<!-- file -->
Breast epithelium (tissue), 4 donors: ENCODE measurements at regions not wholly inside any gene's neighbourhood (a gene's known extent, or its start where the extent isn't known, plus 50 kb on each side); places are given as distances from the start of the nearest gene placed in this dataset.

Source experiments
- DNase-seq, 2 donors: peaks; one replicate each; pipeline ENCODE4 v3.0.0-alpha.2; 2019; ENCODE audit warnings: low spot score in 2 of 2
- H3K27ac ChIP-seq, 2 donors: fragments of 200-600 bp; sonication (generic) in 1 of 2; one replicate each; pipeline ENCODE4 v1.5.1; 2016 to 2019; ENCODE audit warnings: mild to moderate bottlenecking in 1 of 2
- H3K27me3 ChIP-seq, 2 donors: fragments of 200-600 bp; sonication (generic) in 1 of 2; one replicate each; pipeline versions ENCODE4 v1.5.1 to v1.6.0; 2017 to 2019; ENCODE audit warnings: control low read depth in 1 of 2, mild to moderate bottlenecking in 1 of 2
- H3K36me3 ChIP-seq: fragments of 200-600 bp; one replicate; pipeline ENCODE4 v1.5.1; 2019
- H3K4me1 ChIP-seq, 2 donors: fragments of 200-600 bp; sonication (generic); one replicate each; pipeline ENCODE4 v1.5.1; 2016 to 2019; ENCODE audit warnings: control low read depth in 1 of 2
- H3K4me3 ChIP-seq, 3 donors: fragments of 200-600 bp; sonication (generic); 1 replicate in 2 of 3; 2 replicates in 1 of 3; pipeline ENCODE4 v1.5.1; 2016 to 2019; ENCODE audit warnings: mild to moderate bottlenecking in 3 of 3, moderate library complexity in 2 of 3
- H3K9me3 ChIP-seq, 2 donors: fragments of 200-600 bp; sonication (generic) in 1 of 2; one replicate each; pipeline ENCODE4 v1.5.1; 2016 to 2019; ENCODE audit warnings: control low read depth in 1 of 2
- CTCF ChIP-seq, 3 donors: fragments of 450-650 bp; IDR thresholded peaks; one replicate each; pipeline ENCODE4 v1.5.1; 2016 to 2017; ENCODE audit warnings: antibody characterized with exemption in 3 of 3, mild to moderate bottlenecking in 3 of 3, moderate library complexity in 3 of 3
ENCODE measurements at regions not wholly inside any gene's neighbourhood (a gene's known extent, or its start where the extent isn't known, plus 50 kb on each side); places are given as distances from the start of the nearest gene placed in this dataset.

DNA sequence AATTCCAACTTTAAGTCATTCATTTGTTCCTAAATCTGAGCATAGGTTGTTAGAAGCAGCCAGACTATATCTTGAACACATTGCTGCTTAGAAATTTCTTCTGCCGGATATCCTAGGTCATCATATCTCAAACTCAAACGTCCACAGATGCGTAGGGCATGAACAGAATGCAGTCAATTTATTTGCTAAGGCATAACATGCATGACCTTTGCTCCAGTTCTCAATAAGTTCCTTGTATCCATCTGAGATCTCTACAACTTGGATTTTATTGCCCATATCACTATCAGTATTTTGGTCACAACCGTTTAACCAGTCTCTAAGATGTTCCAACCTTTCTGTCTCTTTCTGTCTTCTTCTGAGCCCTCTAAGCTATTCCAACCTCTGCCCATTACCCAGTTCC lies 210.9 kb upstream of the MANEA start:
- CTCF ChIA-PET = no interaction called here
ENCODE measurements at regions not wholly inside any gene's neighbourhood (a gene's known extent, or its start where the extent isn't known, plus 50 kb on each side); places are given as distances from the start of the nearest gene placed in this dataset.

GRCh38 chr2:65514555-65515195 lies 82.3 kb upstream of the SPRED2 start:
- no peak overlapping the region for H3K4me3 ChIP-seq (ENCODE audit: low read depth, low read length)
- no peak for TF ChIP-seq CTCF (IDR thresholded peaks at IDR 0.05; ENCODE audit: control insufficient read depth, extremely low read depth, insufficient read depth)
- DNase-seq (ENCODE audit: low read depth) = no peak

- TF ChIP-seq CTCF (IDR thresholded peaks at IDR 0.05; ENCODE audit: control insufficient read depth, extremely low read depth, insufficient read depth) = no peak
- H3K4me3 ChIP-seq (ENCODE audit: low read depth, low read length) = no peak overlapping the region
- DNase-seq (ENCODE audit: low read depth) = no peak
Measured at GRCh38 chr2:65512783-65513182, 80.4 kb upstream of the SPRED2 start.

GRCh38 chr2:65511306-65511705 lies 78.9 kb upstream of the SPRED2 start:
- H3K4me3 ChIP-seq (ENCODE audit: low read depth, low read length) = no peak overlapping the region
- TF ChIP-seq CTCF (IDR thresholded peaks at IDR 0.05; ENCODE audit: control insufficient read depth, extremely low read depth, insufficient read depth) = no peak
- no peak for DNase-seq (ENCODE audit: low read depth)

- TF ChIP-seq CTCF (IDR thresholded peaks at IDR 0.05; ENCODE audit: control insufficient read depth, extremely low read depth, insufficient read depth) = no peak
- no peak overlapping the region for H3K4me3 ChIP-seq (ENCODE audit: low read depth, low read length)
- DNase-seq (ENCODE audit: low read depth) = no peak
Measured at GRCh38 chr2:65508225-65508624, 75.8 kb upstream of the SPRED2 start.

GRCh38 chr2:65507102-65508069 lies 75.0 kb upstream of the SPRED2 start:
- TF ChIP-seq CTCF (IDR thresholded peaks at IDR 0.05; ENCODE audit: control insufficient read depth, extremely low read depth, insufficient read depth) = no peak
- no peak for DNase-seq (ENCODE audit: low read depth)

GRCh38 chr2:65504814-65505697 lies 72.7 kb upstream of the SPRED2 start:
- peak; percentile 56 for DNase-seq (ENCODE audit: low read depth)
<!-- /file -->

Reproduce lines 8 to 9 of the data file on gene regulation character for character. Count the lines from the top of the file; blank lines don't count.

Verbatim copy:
- H3K4me3 ChIP-seq, 3 donors: fragments of 200-600 bp; sonication (generic); 1 replicate in 2 of 3; 2 replicates in 1 of 3; pipeline ENCODE4 v1.5.1; 2016 to 2019; ENCODE audit warnings: mild to moderate bottlenecking in 3 of 3, moderate library complexity in 2 of 3
- H3K9me3 ChIP-seq, 2 donors: fragments of 200-600 bp; sonication (generic) in 1 of 2; one replicate each; pipeline ENCODE4 v1.5.1; 2016 to 2019; ENCODE audit warnings: control low read depth in 1 of 2